Exercise Your “Smarts” When Setting Business Goals
A time-honored carpenter’s axiom implores the diligent woodcutter to “measure twice, cut once.” Loosely adapting those words, the adage can also fit the business world, particularly when it comes to setting and achieving annual goals. We often use the beginning of the calendar year to reflect on – or measure, if you will – the past year’s accomplishments, then use those assessments to help shape the goals that we’d like to see “make the cut” in the months ahead. One year out, of course, we measure again.
But setting those goals can be an intricate proposition. It starts with selecting the appropriate benchmarks, then noting what worked and what didn’t so we can capitalize accurately on our successes and learn from our shortfalls. And, believe it or not, actually writing down those goals – rather than just openly postulating and suggesting – is a powerful step toward actualizing plans and progress.
In organizations served by Kaplan CFO Solutions, we’ve found that corporate goal setting is best accomplished when leaders and staff work together as a team. Including all stakeholders in a collaborative process invites greater creativity, generates buy-in, and increases the odds that the goals determined will address all key functions within the organization.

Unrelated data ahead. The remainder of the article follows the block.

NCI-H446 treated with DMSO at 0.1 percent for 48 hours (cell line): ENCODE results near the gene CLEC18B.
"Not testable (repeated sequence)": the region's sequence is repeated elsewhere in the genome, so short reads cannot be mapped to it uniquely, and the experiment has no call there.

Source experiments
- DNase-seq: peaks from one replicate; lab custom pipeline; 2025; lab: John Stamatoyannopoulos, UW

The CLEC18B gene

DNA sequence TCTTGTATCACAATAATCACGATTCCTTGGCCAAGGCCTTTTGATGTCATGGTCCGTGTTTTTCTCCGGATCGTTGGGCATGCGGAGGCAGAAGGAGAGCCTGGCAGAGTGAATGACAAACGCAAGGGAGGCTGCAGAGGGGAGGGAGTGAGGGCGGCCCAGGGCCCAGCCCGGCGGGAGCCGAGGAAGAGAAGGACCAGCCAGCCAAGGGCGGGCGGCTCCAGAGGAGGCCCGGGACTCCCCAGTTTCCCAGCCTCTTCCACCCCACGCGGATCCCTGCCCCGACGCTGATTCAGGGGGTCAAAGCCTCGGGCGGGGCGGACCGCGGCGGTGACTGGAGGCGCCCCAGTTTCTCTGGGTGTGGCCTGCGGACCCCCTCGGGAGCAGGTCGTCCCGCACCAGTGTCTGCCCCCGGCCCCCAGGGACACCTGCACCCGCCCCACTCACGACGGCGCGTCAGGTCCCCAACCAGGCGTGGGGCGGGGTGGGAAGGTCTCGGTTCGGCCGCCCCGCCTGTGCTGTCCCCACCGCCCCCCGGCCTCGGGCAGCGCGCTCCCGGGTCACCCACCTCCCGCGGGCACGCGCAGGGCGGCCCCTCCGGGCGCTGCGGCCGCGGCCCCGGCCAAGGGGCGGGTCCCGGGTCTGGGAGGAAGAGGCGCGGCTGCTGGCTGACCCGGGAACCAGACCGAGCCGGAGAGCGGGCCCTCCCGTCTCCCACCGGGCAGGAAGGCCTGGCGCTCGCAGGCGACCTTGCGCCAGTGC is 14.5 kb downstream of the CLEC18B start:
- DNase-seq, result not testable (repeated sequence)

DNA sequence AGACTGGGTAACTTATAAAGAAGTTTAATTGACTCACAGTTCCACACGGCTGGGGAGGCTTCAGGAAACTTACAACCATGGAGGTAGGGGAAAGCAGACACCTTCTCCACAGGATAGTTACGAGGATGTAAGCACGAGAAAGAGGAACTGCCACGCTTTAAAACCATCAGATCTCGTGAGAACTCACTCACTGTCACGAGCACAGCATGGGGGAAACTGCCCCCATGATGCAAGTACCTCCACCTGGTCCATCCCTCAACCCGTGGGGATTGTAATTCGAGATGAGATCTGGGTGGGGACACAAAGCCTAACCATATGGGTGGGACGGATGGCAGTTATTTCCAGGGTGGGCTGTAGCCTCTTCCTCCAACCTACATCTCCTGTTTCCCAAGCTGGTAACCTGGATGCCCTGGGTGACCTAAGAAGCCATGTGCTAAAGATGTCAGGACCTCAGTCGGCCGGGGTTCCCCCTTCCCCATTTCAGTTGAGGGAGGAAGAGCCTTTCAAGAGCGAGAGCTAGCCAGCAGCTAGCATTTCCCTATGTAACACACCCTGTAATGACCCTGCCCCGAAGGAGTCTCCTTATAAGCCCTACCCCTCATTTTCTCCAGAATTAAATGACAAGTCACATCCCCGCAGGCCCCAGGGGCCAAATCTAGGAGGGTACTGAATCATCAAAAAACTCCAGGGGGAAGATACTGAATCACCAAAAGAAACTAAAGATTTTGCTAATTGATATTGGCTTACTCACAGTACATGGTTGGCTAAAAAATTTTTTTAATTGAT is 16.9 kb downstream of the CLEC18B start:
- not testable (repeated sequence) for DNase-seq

A useful guideline when setting company goals is to remember the acronym SMART, which stands for:
Specific. Be clear about what you’re going for. Ask yourself if, at the end of the year, you’ll be able to objectively say if you did or didn’t achieve the goal. If not, be more specific.
Measurable. Create metrics within the statement of the goal so it’s simple to measure accomplishment.
Attainable. Set goals for which you believe you have at least an 80 percent chance of success.
Relevant. Make sure the goal is significant to your overall success.
Time bound. Unless otherwise stated, assume the goal will be accomplished in one year.
Solid guidance, to be sure. Some groups like to add an “I” to the acronym for Inspirational, meaning the goal should be stated in a way that inspires those charged with achieving it.
Remember also to distinguish between goals that are results-oriented and those that are process-oriented. Results-oriented goals customarily state tangible, ideal outcomes like “we’ll reach $10,000,000 in sales.” By their nature, these types of goals often allow us to set interim monthly or quarterly targets that keep the organization on track as it works to achieve the established annual goal.
Process-oriented goals, meanwhile, speak to the “how” of things, e.g., “Contact 10 prospective customers each month.” These types of goals specifically outline the activity embarked on each period, with sustained consistency of the activity itself the goal.
Of course, any goal setting plan is only as good as how well the follow up and accountability are managed, so it’s critical to check in regularly with those responsible for the plan’s success to provide support and redirection if needed.
Kaplan CFO Solutions can facilitate the goal setting process at your organization. Give us a call today.